The multi-hour Senate hearing where former Acting Attorney General Sally Yates and former Director of National Intelligence James Clapper testified Monday about the firing of former national security adviser Michael Flynn shed some light on the chain of events, but key questions remain.
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Here are some of the biggest issues that have not been directly answered by any current or former government official.
What happened in the 18 days between when the White House received a warning about Flynn and his firing?
Yates had two in-person meetings and a phone call with White House counsel Don McGahn on Jan. 26 and Jan. 27, respectively. Trump fired Yates Jan. 30 after she said the Justice Department would not defend the president’s proposed travel ban. Flynn resigned Feb. 13 after being asked to step down.
"We were there to tell the White House about something we were very concerned about and emphasize to them repeatedly so that they could take action," she said of her meeting with McGahn that included a colleague of hers.
"We were giving them [White House officials] this information so they could take action."
Yates was asked in that White House meeting whether Flynn should be fired, and she said "that really wasn’t our call,” according to her testimony Monday.
During the White House press briefing this afternoon, press secretary Sean Spicer addressed the 18-day gap between Yates' first meeting with White House counsel and the firing of Flynn. In the first meeting, Spicer said, Yates told the White House there were materials relating to the matter that Spicer said that the White House didn't obtain until Feb. 2. Yates had been fired during that gap.
Spicer also said that the White House team took the subsequent 11 days to account for "an element of due process, reviewing the situation."
"The process worked, frankly, when you look at the time we had to make the decision," Spicer said.
What exactly did Flynn say to the Russian ambassador to the United States?
The specifics of the conversation - or conversations - that Flynn had with Russian Ambassador Sergey Lavrov have not been publicly disclosed.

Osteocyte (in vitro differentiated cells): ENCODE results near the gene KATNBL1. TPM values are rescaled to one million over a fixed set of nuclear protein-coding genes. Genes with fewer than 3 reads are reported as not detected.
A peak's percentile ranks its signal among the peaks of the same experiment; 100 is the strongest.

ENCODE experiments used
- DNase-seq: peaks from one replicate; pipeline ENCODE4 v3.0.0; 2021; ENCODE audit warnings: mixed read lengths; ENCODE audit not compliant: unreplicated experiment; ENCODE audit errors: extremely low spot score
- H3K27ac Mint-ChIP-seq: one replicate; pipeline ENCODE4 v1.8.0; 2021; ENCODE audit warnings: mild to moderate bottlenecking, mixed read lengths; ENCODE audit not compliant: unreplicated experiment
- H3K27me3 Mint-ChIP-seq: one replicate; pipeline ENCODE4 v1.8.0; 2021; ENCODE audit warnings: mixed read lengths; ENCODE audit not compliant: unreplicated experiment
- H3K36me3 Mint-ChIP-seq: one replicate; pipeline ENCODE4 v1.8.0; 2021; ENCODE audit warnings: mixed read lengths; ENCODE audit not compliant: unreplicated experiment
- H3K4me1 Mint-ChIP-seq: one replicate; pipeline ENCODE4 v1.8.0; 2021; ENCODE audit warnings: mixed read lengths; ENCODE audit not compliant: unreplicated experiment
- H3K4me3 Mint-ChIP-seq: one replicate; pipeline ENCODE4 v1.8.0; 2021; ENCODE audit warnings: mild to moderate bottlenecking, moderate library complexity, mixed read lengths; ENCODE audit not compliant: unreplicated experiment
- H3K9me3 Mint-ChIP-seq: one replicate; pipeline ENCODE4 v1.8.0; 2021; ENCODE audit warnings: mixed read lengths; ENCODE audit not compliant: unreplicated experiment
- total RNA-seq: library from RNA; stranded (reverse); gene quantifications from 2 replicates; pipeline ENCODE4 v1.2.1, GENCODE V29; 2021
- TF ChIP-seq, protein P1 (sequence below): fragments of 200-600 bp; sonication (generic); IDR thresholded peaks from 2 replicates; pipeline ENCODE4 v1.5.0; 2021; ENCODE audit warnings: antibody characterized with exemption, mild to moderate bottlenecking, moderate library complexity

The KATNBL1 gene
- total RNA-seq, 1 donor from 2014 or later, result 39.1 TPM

Vice President Pence had initially said that Flynn and the ambassador did not discuss U.S. sanctions against Russia, which turned out not to be true.
When asked during the hearing whether Flynn had lied to Vice President Mike Pence about the nature of his contact with the ambassador, Yates said, "that’s certainly how it appeared, yes."
Did Flynn break any laws and, if so, will he face criminal charges?
Yates did not directly say whether Flynn had broken any laws, or whether he would or should face any criminal charges as a result.
"The underlying conduct that Gen. Flynn had engaged in was problematic in and of itself,” she testified Monday. “We told them that the vice president and others were entitled to know that the information they were conveying to the American people was not true.”
Sen. Dianne Feinstein, D-Calif., asked Yates whether Flynn’s conduct was serious enough to have compromised the security of the nation and the government, and Yates said, "our point was that logic would tell you that you don’t want your national security adviser in a position where the Russians have leverage over him."
Yates testified that she told the White House that the Russians also knew what Flynn had done and that he had misled the vice president and others.
"This was a problem because" it “created a compromised situation" where the national security adviser "essentially could be blackmailed by the Russians.”
Flynn previously said, through a lawyer, that he would testify in exchange for immunity.